Tuesday, May 1, 2012

Random round-up: Real estate, Comcast, Navy SEALS and more

Posted By on Tue, May 1, 2012 at 6:09 PM

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There's more news affecting our fair town than contained in just the local media reports. Here's what others are saying about developments in the city by the Peak.

Inman News: 'Denver market is hot, Colorado Springs warm'

Homes, especially lower-priced homes, are a hot commodity in the Denver area, which has forced their prices up. The military-dependent economy of the Colorado Springs, Colo., area makes a more stable, if precarious, market, say in-the-know real estate professionals in the two markets who shared their insights with Inman News.

PC Mag: 'Comcast, Verizon Expand 'Quad-Play' Deal'

Comcast customers in Atlanta, Chicago, Colorado Springs and Denver, Colo., Kansas City, Mo., Minneapolis-St. Paul, and Salt Lake City will now be able to combine their Internet, cable, phone, or mobile phone bills into one triple- or quad-play package. Comcast rolled out the service in Seattle, Portland, and San Francisco back in January.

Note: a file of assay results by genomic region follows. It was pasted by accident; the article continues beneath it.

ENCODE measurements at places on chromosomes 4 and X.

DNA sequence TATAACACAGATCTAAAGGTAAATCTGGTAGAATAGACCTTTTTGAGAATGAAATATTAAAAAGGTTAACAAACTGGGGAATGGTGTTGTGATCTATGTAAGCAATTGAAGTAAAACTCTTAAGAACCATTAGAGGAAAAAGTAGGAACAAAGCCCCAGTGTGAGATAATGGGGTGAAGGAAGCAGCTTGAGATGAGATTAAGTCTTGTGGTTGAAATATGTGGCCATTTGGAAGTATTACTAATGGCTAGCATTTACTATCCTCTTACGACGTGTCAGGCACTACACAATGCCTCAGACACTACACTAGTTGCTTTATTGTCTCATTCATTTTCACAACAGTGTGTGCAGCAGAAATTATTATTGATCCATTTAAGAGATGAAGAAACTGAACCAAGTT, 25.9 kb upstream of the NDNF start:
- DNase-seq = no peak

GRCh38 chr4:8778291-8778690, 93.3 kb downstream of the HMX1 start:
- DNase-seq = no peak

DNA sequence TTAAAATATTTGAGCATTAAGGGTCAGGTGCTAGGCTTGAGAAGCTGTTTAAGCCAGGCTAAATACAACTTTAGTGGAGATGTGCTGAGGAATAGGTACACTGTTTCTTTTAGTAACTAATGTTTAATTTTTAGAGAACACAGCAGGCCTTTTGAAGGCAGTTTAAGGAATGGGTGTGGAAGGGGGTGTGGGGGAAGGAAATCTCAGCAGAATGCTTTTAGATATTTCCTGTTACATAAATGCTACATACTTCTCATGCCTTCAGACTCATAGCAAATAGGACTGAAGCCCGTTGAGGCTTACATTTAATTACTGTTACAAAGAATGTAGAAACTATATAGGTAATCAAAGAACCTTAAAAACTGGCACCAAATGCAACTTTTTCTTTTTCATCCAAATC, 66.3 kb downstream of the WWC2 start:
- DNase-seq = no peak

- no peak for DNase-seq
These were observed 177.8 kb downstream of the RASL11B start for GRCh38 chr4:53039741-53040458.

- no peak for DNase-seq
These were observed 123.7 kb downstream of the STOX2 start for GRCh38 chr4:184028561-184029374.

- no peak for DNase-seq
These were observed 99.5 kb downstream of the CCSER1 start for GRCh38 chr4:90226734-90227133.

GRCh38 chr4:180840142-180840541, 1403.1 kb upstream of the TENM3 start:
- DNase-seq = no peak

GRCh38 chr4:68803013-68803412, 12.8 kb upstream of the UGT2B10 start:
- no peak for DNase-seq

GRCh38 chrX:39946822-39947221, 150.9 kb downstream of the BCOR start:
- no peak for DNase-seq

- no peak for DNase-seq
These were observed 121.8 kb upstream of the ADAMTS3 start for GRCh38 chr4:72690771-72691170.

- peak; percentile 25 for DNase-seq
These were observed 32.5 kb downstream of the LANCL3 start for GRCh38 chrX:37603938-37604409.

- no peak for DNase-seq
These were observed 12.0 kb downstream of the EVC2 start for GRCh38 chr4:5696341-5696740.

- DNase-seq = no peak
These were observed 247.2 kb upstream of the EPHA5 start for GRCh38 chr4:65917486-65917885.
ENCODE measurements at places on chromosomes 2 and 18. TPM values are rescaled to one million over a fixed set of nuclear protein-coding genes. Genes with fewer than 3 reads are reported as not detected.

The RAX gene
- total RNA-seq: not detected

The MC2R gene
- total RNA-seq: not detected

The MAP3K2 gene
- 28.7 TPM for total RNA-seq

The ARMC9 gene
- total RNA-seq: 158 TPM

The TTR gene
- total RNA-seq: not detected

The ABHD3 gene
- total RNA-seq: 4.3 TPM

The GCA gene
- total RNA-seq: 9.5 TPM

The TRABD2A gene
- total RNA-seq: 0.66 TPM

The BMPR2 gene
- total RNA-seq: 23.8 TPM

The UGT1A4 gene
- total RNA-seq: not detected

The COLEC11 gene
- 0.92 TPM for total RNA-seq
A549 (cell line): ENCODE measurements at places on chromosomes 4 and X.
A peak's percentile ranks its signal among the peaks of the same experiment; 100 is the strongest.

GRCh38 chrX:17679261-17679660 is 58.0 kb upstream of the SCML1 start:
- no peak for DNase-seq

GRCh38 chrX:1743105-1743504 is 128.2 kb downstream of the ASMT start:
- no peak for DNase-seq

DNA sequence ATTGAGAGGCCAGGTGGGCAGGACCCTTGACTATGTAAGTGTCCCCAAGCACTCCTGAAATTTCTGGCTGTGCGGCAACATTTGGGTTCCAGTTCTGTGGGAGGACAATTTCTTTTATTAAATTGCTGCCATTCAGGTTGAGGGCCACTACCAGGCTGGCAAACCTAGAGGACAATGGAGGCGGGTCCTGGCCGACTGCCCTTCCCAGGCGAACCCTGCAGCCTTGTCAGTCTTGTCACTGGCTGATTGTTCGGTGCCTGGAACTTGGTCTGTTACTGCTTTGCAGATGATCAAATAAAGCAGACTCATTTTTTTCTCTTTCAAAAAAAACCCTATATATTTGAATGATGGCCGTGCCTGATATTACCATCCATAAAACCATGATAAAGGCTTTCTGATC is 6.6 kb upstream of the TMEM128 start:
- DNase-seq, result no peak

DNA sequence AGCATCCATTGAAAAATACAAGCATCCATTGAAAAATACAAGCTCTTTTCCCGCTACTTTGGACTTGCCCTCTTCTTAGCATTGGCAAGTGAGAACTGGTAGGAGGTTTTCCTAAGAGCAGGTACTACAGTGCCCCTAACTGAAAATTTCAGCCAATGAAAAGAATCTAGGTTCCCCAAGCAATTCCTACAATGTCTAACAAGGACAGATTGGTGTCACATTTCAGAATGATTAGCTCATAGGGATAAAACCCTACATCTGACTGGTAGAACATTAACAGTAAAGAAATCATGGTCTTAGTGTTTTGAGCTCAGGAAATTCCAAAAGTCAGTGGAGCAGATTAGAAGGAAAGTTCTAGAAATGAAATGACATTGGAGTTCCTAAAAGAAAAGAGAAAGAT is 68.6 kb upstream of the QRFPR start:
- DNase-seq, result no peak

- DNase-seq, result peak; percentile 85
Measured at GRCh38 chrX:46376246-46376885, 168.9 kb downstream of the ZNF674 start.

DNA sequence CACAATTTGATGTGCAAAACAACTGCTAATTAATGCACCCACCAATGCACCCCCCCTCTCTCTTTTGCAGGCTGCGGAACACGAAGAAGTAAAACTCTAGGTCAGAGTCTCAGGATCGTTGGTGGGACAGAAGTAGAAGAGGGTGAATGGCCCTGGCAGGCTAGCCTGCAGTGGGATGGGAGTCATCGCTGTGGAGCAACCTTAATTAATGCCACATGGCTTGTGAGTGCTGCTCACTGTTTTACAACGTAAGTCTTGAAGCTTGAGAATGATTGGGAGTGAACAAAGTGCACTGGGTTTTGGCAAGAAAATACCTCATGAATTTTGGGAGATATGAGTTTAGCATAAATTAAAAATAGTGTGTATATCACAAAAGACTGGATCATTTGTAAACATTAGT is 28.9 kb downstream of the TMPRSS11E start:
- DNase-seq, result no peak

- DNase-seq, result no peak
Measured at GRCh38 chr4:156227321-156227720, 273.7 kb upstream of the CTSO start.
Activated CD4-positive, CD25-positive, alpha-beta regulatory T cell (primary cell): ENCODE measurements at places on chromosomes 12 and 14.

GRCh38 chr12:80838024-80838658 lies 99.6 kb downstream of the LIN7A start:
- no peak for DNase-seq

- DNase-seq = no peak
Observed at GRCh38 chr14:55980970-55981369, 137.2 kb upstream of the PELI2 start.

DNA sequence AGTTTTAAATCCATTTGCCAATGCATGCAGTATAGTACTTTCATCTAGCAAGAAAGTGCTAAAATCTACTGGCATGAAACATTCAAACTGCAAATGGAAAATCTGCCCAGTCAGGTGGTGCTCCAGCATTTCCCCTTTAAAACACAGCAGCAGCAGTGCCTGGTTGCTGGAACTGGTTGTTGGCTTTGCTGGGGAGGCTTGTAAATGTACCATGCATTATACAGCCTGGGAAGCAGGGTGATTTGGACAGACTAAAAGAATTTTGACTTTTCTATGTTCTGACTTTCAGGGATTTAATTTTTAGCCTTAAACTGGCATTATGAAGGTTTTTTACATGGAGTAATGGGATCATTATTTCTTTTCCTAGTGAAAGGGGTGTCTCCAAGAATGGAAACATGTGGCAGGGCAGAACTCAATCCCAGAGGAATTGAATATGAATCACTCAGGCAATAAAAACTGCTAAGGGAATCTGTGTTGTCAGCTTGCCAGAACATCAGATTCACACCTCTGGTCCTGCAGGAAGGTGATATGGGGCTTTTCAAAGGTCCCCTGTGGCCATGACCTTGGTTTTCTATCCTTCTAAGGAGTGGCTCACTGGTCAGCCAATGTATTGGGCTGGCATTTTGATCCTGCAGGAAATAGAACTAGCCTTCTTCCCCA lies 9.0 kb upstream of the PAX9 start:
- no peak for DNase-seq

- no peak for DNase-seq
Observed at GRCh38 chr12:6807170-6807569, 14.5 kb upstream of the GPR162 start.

Pueblo Chieftain: 'Chostner: Springs must fix its own stormwater problems'

Pueblo County Commissioner Jeff Chostner wants to make sure Colorado Springs knows it is not Pueblo’s responsibility to help fund its neglected stormwater projects. The chairman of the Fountain Creek Watershed Flood Control and Greenway District made that crystal clear Friday.

Riverfront Times: 'Combat veterans fall prey to gambling addictions at an alarming rate. Where's the military when the chips are down?'

In 2007, having served with distinction during two deployments to Iraq and one to Afghanistan, U.S. Air Force firefighter John Brownfield Jr. took a job as a correctional officer at the maximum-security federal prison in Florence, Colorado, 40 miles south of Colorado Springs. Ten months later prison officials caught the ex-senior airman smuggling tobacco to at least seven inmates at the facility and accepting at least $3,500 in payoffs.

USA Today: 'SEALs push U.S. Olympians to limit in their training'

The session starts genially enough, with a video presentation, some talk about becoming a Navy SEAL and a quick overview of the separating-men-from-boys "Hell Week" part of SEALs training.

Then the SEALs warn their audience, comprised mostly of U.S. sailing team members: "We're going to re-set your baseline today."

Within hours, some athletes are on the edge of hypothermia, some are crying, others are cursing like, well, sailors, and all are fully immersed in misery.

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